Story - 66%
Gameplay - 88%
Presentation - 95%
Summary : Rivals is a highly focused racer that brings the online world into your career mode at breakneck speed. The excellent visuals and gameplay make this a must have game.
Need For Speed Rivals is a brand new title from EA that brings the NFS title racing into the “next-gen” era. We sat down with the PC version to have a look at what this latest installment in the hugely successful Need For Speed series.
Rivals is undoubtedly a paired down more focused iteration of the Need For Speed series. EA have boiled the game down to focus purely on the battle between Racers and Cops. While the game is 90% focused on the open world arcade gameplay there is a hint of a story. Throughout your progression through the game your relationship with your Rivals does too. The cut scenes showcase the battle behind the scenes as both teams gear up to take down their opposite number. The cut scenes are very weak and don’t add much to the game, I understand the reason they are there (to highlight the rising levels of competitiveness between the two rival factions), but they feel really lacklustre. The use of “online video” and social media in the cutscenes doesn’t work nearly as well as other games that have done the same (DiRT 3 or GRID 2).
As you fire up the game you are forced to go through a tutorial that really slowly spells out each part of the game. This frustrated me quite a bit as I was dying to put rubber on the road and feel the wind through my hair. Just when you think the tutorial is done you discover that you are forced to do it again for the other faction (cops/racer). This means that you have to sit through another nearly identical tutorial even if you never plan to play as the second faction. A very annoying start to the game that holds you back from getting stuck into some of the amazing gameplay.
In terms of unlockable content; there are a limited amount of cars (23 for racers and 24 for cops) that unlock fairly quickly, a selection of artwork, logos, paints and liveries to unlock as well as various technologies such as EMP guns and performance upgrades. However it’s not a huge amount of content and significantly less than previous NFS games.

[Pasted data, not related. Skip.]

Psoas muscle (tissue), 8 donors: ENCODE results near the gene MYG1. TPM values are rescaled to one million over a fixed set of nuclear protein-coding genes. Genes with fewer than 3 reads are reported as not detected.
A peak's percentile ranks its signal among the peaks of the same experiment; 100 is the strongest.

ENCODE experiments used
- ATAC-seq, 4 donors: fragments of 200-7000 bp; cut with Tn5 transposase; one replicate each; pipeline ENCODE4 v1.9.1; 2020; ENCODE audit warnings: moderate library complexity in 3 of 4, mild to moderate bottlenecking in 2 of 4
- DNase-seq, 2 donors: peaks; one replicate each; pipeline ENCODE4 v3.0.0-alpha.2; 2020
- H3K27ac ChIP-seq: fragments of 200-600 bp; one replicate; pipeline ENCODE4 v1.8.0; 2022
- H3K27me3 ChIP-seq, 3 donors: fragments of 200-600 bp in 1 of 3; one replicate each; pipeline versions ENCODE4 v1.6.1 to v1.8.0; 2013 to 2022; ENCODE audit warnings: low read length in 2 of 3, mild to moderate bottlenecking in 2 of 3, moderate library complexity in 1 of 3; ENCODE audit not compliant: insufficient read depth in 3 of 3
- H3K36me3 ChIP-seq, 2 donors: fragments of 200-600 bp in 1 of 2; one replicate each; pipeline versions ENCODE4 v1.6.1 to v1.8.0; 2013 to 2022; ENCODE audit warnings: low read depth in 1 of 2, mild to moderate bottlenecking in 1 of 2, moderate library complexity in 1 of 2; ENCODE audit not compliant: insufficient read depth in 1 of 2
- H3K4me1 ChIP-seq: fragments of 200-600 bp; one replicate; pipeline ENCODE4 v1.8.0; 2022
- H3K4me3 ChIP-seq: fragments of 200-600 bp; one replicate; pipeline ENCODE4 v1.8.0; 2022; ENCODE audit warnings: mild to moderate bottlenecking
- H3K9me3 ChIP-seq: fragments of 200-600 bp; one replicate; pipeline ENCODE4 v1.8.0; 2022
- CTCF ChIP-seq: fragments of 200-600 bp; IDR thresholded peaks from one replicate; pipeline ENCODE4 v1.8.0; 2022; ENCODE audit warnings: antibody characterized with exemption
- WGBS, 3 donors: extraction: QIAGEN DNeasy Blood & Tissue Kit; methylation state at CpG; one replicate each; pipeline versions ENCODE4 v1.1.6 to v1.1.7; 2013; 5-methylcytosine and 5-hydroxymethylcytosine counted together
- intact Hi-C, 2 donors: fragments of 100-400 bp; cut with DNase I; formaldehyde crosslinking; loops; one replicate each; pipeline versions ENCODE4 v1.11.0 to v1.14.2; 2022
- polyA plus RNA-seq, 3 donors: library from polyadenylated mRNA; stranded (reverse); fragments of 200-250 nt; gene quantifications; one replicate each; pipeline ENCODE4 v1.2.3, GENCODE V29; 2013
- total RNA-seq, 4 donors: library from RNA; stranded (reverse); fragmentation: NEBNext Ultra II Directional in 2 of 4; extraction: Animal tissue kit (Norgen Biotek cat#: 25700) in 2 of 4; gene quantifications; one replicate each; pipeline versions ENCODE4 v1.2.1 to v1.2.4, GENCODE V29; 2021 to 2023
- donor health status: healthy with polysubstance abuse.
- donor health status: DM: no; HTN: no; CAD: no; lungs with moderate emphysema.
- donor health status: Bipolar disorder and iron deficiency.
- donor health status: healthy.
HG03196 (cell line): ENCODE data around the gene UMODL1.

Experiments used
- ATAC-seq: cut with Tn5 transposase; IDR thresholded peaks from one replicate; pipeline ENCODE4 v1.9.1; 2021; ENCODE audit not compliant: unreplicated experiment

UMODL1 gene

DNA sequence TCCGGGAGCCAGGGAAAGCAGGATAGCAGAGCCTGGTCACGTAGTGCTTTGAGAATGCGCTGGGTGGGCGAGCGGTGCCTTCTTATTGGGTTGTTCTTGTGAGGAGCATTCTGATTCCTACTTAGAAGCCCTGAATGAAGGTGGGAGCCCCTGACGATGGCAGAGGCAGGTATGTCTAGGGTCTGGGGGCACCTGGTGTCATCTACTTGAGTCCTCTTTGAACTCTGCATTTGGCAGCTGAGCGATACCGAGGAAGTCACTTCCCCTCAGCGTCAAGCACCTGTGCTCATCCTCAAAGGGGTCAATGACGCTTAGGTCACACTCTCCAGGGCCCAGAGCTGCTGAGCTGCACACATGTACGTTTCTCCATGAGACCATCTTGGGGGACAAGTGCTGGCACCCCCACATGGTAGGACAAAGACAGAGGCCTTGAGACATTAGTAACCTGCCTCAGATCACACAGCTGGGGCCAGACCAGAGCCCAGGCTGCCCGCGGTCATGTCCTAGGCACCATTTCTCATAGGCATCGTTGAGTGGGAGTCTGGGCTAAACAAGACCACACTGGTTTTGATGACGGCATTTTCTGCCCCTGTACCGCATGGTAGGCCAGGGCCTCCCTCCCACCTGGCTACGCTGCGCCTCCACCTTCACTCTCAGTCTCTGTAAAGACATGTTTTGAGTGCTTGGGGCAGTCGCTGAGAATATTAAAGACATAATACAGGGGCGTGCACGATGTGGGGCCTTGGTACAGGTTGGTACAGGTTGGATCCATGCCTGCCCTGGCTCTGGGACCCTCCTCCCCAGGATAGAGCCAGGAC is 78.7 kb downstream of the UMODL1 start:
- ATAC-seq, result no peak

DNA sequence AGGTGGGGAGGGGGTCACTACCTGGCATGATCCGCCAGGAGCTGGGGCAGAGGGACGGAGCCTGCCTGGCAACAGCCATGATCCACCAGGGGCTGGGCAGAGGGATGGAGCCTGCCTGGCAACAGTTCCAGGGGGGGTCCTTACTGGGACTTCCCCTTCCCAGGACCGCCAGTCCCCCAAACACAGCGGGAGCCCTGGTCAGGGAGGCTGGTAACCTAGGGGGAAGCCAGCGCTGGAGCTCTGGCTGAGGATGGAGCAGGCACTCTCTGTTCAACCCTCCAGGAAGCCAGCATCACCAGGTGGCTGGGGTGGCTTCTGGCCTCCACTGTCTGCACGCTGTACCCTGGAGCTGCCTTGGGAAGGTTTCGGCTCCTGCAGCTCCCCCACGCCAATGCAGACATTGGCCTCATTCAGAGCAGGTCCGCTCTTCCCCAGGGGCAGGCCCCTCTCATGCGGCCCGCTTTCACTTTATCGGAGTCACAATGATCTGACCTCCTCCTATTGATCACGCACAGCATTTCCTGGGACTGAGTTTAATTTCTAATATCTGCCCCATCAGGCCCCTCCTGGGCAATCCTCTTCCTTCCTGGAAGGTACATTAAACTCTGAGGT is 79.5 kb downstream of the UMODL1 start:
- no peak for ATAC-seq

This is really what Rivals is all about; harnessing the speed of a thoroughbred performance car and dicing through twisting roads and obstacles. Rivals takes EA’s Alldrive system to a new level providing an open world that always exists online. When you drop into a map you have a certain amount of AI controlled vehicles as well as a bunch of other real world players. While driving around you have the option of challenging any of these racer to a head-to-head race at the touch of a button.
Pull up together at an event starting point and you join it together. The beauty of this system is that is totally removes the concept of single player vs multiplayer and integrates the two into one world, one game. No more matchmaking or waiting while trying to find someone to race against. In fact 90% of the time it’s a split second decision made at breakneck speed as another racer flies up alongside you – “Yeah, why not…”
It’s not without glitches, as you would expect with an always online world you do have the problem of some cars popping in or out at stages or a server disconnect dropping you out of the game. These are not regular occurrences fortunately and I never lost any progression because of these errors which take s a lot of the would be frustration away.
Rivals works on a checkpoint based system, you leave your garage and go out into the world to earn points and tick off objectives laid out for you, once you have earned/done enough your return to your nearest garage to check in and save your earnings. If you get arrested or write your car off before you do so you lose what you have earned on that excursion. It adds a nice element of risk vs reward as you build your multiplayer and rack up points so does your heat level and the chance that you may lose everything.
The driving mechanics feel just like previous NFS games, a very arcade like experience that is not too challenging in itself, however the speeds that you can reach with the range of flying cop cars, other races, traffic and back routes mean that you always need to stay on your toes. THe cars handle beautifully and each have their own distinct feel and engine sound.
Need For Speed Rivals looks amazing. It is a beautiful game that is optimised exceptionally well for PC. My ageing GTX460 managed 30 FPS at 1920×1080 on Ultra settings (which proved perfectly playable) or 60 FPS on High settings.
The graphics as you can see in the screenshots are really impressive. The blur effects at high speed, the droplets of water on your car and even the swirling winds blowing autumn leaves across the road really make the game stand out from other racers.
While I have no doubt that Rivals will look gorgeous on both PS4 and Xbox One the fact of the matter is that the arcade style gameplay will make the game a great amount of fun even on the PS3 or Xbox 360. The game also has some very good audio effects, the sounds of the engines really provide some great realism while the soundtrack adds some punch to the experience and helps keep your foot on the accelerator.
Need For Speed Rivals was developed by Ghost Games and Criterion Games and was published by Electronic Arts. Our review is based on the PC version (also available on PS3, Xbox 360, WiiU, PS4 and Xbox One)